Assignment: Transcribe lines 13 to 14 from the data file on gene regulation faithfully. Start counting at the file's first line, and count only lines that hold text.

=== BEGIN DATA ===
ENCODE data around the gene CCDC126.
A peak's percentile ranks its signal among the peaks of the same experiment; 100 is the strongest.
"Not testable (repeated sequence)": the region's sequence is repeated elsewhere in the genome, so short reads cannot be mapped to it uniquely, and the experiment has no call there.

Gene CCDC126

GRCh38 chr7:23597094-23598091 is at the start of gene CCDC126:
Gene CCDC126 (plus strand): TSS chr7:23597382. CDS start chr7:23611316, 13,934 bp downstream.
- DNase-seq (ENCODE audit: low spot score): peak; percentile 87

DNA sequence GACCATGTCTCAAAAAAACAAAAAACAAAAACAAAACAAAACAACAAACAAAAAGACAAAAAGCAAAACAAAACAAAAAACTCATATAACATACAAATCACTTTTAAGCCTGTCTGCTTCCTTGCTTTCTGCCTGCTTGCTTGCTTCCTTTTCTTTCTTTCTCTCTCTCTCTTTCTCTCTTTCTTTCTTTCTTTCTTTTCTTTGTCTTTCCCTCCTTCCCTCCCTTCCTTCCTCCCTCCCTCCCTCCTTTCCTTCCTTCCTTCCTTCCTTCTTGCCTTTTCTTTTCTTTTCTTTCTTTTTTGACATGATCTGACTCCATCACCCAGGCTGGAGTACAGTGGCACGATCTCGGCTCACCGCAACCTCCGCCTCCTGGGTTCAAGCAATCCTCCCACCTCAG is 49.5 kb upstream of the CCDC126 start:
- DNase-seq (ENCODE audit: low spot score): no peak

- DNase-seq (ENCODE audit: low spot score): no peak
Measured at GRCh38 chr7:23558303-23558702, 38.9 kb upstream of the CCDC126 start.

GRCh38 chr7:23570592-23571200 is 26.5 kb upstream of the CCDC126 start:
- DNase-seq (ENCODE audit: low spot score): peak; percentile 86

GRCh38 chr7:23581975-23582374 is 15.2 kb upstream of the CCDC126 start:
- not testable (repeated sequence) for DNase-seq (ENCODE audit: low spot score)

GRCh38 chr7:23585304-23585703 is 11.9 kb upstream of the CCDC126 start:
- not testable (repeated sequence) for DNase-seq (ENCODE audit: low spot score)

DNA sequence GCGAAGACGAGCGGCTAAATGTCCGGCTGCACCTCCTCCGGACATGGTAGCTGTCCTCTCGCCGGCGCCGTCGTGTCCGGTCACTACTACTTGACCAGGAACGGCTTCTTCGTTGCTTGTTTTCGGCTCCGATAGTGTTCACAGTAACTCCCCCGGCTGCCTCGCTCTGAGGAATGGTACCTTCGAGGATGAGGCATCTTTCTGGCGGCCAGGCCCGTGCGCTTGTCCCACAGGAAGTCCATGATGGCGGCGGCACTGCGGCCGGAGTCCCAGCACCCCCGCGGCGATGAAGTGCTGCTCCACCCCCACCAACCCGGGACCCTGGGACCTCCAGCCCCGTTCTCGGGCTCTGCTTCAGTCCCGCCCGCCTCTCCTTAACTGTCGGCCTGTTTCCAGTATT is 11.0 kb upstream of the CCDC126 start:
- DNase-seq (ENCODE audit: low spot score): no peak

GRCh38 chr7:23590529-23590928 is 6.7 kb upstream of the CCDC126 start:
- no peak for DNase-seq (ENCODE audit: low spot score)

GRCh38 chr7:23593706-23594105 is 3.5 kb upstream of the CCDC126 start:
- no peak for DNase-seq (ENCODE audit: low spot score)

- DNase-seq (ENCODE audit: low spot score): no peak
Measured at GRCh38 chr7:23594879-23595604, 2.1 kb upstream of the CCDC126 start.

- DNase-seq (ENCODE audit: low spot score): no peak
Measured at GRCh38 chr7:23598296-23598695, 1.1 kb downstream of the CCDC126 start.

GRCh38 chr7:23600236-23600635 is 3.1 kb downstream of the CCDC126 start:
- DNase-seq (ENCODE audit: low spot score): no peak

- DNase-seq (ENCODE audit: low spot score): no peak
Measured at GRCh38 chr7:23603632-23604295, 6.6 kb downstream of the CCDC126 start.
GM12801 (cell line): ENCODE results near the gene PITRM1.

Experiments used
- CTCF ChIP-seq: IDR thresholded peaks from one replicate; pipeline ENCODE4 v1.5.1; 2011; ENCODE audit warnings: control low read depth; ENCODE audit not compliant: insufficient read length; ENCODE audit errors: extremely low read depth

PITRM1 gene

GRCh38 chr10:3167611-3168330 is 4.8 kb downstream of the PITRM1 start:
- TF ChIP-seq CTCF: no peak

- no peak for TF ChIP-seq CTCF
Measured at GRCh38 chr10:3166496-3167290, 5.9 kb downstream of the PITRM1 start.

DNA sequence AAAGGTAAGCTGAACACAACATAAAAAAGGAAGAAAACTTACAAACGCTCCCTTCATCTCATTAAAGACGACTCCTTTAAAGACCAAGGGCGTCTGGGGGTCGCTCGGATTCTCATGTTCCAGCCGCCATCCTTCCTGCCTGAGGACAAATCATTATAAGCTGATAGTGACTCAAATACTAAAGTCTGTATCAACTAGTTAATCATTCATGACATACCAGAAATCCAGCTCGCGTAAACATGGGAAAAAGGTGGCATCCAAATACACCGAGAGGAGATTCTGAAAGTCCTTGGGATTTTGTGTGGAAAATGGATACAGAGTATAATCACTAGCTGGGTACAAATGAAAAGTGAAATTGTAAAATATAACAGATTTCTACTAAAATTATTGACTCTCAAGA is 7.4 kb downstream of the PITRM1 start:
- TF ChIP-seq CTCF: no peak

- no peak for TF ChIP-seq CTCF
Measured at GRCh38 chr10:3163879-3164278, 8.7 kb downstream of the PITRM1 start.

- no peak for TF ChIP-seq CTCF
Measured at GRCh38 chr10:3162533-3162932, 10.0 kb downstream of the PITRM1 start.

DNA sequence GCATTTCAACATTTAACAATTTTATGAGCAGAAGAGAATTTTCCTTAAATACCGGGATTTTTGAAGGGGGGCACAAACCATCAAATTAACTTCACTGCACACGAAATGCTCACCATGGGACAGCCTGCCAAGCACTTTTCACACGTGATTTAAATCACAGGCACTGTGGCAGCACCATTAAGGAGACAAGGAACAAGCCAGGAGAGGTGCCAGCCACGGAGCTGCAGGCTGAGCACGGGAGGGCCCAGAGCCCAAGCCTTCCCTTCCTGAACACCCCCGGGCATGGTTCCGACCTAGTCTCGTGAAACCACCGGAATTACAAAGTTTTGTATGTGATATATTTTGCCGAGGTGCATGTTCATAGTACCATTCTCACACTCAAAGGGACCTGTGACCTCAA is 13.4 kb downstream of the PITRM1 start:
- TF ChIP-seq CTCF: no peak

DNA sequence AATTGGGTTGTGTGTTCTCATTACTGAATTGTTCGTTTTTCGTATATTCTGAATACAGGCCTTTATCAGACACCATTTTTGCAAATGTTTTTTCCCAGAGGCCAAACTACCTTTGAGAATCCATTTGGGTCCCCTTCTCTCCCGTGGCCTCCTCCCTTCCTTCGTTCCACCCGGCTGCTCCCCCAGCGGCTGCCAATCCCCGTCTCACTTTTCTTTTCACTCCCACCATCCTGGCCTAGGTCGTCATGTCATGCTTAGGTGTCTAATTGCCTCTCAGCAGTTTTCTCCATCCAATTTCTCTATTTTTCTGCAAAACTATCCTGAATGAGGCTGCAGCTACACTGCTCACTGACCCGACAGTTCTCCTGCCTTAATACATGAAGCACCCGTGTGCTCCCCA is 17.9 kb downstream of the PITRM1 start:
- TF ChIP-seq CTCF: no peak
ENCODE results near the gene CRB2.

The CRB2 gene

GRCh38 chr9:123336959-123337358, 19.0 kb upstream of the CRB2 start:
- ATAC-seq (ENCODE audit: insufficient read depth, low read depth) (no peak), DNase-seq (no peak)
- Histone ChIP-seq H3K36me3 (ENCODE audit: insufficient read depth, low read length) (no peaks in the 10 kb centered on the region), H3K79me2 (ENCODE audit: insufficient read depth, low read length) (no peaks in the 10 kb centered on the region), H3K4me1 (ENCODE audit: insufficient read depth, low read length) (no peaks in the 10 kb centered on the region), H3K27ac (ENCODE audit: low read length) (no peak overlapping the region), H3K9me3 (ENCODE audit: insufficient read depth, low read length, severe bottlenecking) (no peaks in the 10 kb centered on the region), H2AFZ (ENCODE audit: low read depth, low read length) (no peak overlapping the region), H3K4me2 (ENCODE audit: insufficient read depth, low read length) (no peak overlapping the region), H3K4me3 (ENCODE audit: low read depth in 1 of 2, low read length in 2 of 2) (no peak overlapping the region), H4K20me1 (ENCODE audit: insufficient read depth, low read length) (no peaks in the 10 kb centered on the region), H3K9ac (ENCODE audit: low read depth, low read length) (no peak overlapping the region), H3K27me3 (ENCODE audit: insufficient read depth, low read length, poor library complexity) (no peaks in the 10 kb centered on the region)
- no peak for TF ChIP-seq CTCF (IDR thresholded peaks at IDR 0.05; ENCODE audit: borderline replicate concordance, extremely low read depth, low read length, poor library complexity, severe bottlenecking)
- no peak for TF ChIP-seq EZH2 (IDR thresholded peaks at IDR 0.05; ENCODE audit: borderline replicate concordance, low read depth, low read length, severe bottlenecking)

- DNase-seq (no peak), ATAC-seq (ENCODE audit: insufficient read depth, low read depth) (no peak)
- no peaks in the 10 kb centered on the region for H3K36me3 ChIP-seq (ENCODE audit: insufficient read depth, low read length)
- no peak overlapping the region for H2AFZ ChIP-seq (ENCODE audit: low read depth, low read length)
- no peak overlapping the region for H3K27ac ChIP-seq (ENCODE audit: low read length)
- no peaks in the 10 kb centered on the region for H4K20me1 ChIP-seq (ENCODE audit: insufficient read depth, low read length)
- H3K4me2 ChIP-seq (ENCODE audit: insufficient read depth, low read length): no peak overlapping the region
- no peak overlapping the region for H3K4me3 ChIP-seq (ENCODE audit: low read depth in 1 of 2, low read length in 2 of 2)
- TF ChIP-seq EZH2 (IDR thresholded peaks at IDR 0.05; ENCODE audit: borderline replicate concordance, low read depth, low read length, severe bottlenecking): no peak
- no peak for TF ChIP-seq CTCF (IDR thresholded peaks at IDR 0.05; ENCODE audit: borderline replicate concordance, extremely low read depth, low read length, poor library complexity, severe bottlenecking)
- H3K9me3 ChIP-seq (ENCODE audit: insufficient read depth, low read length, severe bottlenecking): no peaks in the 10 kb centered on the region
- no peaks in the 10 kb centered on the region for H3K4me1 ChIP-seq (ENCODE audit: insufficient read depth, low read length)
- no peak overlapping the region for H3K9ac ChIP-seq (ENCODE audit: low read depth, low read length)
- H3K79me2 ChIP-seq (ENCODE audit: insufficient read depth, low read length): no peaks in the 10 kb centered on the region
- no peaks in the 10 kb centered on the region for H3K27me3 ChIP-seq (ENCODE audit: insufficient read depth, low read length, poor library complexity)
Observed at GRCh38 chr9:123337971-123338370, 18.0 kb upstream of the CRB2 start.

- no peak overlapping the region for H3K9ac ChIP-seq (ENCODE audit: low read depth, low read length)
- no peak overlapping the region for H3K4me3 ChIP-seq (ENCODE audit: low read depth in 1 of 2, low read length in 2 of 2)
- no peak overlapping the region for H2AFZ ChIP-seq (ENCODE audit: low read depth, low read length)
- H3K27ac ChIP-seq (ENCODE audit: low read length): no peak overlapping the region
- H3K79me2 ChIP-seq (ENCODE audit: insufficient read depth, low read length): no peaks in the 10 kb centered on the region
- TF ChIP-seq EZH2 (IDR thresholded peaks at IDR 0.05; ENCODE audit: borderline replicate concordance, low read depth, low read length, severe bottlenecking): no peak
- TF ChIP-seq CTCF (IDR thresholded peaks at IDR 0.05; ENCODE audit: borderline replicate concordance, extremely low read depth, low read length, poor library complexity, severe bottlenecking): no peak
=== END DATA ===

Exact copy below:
- DNase-seq (ENCODE audit: low spot score): peak; percentile 86

GRCh38 chr7:23581975-23582374 is 15.2 kb upstream of the CCDC126 start: